How did the injuries start?
I got the wrong information from a poor Tottenham physio. I couldn’t sprint or kick a football without agony in my groin, so I had a scan. I was told it was absolutely fine and played on, but later found out the groin was torn. They had just told me what I wanted to hear. There’s no excuse for that – it’s scandalous. That caused more injuries and heartache further down the line.
Did managers ever get annoyed by the number of games you were missing?
Not really – Gerry Francis and others had great faith in me. I think Alan Sugar was pretty annoyed because he wanted me to justify being Spurs’ top earner. He was very frustrated, which I can understand, but it put pressure on the physio to get me fit, which led to the wrong diagnosis. Now physios are stronger.
Were you annoyed with the ‘Sicknote’ tag?
Of course. Nowadays you see some players stretchered off on a Saturday and back in training the following Tuesday. There can’t be much wrong with them. I played for 30 minutes with a strained knee ligament, but still finished the game. I don’t think that’s being a sicknote. I was thinking: ‘If I don’t play today, I’m going to get slaughtered.’ It made things worse. Football’s better set up now. Chairmen realise there’s no point paying someone millions of pounds if they aren’t going to be cared for in the right way.
Where did the nickname come from?
I had a migraine and was throwing up before a Portsmouth game. The next day at training, someone laughed, ‘Oh, Sicknote’s here.’ Nothing came of it until I joined Spurs and had that first groin problem three or four years later. One of the press boys who had covered Pompey picked up on it and that was it.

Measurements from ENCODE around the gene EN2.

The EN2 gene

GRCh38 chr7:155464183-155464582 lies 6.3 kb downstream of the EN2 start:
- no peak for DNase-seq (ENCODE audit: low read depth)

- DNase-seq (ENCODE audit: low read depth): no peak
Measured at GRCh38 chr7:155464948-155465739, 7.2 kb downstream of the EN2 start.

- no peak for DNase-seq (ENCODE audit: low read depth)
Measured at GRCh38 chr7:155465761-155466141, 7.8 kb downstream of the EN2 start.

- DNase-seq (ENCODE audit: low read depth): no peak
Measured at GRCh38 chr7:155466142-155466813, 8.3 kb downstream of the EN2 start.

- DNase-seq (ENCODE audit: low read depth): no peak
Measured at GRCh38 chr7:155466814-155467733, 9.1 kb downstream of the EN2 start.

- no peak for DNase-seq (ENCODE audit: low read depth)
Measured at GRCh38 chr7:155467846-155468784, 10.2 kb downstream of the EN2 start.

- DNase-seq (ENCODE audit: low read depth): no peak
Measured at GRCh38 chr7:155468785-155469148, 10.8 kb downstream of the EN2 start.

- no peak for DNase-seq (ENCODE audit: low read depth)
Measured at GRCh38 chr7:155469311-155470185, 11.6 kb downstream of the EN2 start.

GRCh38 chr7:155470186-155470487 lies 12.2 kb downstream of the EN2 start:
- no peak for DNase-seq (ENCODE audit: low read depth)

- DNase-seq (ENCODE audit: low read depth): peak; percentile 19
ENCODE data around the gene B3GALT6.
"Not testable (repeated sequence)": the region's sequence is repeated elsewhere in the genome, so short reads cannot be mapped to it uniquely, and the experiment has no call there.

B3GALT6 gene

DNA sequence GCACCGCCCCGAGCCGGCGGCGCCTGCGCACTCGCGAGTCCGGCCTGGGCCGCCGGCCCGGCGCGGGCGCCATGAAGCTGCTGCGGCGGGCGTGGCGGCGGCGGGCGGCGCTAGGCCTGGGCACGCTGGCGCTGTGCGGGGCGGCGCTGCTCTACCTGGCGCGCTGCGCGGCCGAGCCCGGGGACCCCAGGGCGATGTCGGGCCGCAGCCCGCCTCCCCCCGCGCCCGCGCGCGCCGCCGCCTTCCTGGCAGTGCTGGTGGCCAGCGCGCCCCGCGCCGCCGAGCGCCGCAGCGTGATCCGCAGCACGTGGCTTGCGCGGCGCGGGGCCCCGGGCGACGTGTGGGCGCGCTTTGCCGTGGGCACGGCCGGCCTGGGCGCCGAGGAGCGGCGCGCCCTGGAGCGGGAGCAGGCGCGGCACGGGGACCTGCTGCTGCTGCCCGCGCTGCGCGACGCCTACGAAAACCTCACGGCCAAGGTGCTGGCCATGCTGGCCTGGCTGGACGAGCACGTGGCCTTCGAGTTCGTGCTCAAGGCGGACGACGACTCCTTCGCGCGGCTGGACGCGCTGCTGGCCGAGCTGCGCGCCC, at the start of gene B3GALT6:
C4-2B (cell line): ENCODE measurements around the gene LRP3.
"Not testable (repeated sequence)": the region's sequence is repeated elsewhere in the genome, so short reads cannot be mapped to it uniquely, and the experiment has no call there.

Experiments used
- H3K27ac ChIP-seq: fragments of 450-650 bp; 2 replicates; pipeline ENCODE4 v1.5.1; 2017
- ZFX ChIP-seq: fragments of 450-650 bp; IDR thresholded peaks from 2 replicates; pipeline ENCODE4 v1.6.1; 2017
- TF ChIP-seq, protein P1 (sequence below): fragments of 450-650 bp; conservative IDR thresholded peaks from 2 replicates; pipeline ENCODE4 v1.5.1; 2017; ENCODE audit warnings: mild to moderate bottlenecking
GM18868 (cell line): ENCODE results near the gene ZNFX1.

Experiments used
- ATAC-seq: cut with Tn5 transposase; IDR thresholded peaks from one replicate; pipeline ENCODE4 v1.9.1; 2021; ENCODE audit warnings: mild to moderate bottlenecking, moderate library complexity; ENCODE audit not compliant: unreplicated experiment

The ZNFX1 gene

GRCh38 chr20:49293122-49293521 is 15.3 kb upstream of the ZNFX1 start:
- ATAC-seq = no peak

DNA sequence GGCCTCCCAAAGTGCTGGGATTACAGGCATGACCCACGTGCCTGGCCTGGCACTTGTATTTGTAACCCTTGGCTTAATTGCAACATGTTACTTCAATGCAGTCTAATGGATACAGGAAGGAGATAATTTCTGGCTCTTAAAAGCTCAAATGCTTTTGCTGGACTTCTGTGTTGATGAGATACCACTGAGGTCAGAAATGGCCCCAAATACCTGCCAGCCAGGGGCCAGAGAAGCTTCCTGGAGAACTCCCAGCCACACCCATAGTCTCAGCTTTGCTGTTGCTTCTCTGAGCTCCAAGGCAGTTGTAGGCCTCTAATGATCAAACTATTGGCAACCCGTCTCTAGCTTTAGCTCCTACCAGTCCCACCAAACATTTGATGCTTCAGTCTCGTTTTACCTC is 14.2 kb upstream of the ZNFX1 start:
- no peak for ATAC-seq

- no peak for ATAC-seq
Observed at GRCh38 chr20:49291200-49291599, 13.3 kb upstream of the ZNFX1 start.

Were you ever accused of not wanting to play through the pain?
Christian Gross was certainly aware of my history. In late December 1997 I tore my groin practising free-kicks the day before we played Barnsley, who were bottom of the table. He insisted I went running the next morning. I could barely get to half-pace. It was awful. Gross said: ‘No, it’s in your mind.’ So I played at 50 per cent, basically just with my left foot. Then I trained a few days later – it was Christmas Day – and it was hopeless. Gross screamed: ‘How dare you walk off my training pitch?’ I told him: ‘Go f*** yourself – I’ve just played a game with a torn groin.’
He still put me on the bench the next day at Villa and I played 20 minutes in a 4-1 defeat. I demanded a scan. There was so much blood in my groin, the doctor said I’d torn it three times in a week. I didn’t play for three months and nearly missed the World Cup. That’s where the ‘Sicknote’ bollocks would get to me because I knew what I’d gone through. In hindsight I should’ve gone to the papers so people knew what was going on.
This interview originally appeared in the November 2014 issue of FourFourTwo. Subscribe!
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